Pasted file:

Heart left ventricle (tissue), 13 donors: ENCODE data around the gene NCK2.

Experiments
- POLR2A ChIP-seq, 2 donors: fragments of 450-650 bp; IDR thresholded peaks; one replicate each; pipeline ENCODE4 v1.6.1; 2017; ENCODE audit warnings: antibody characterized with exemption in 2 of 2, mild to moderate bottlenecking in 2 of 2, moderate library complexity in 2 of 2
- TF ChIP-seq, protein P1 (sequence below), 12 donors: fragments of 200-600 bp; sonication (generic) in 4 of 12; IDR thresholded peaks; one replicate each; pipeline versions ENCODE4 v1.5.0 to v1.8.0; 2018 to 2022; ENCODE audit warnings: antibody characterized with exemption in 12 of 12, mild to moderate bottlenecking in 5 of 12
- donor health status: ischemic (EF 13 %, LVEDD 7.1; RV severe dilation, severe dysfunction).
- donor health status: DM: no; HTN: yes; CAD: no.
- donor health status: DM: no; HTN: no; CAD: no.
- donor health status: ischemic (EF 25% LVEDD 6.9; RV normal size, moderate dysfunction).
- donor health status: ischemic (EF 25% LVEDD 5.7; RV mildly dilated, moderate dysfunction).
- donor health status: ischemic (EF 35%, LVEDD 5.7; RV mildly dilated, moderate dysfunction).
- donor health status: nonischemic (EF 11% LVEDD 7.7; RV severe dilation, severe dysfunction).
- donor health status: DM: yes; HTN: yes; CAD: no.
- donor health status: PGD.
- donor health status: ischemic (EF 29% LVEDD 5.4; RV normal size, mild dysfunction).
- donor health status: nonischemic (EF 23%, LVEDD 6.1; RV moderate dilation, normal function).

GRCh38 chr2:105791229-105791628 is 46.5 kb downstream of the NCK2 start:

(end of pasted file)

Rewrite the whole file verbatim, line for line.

Heart left ventricle (tissue), 13 donors: ENCODE data around the gene NCK2.

Experiments
- POLR2A ChIP-seq, 2 donors: fragments of 450-650 bp; IDR thresholded peaks; one replicate each; pipeline ENCODE4 v1.6.1; 2017; ENCODE audit warnings: antibody characterized with exemption in 2 of 2, mild to moderate bottlenecking in 2 of 2, moderate library complexity in 2 of 2
- TF ChIP-seq, protein P1 (sequence below), 12 donors: fragments of 200-600 bp; sonication (generic) in 4 of 12; IDR thresholded peaks; one replicate each; pipeline versions ENCODE4 v1.5.0 to v1.8.0; 2018 to 2022; ENCODE audit warnings: antibody characterized with exemption in 12 of 12, mild to moderate bottlenecking in 5 of 12
- donor health status: ischemic (EF 13 %, LVEDD 7.1; RV severe dilation, severe dysfunction).
- donor health status: DM: no; HTN: yes; CAD: no.
- donor health status: DM: no; HTN: no; CAD: no.
- donor health status: ischemic (EF 25% LVEDD 6.9; RV normal size, moderate dysfunction).
- donor health status: ischemic (EF 25% LVEDD 5.7; RV mildly dilated, moderate dysfunction).
- donor health status: ischemic (EF 35%, LVEDD 5.7; RV mildly dilated, moderate dysfunction).
- donor health status: nonischemic (EF 11% LVEDD 7.7; RV severe dilation, severe dysfunction).
- donor health status: DM: yes; HTN: yes; CAD: no.
- donor health status: PGD.
- donor health status: ischemic (EF 29% LVEDD 5.4; RV normal size, mild dysfunction).
- donor health status: nonischemic (EF 23%, LVEDD 6.1; RV moderate dilation, normal function).

GRCh38 chr2:105791229-105791628 is 46.5 kb downstream of the NCK2 start: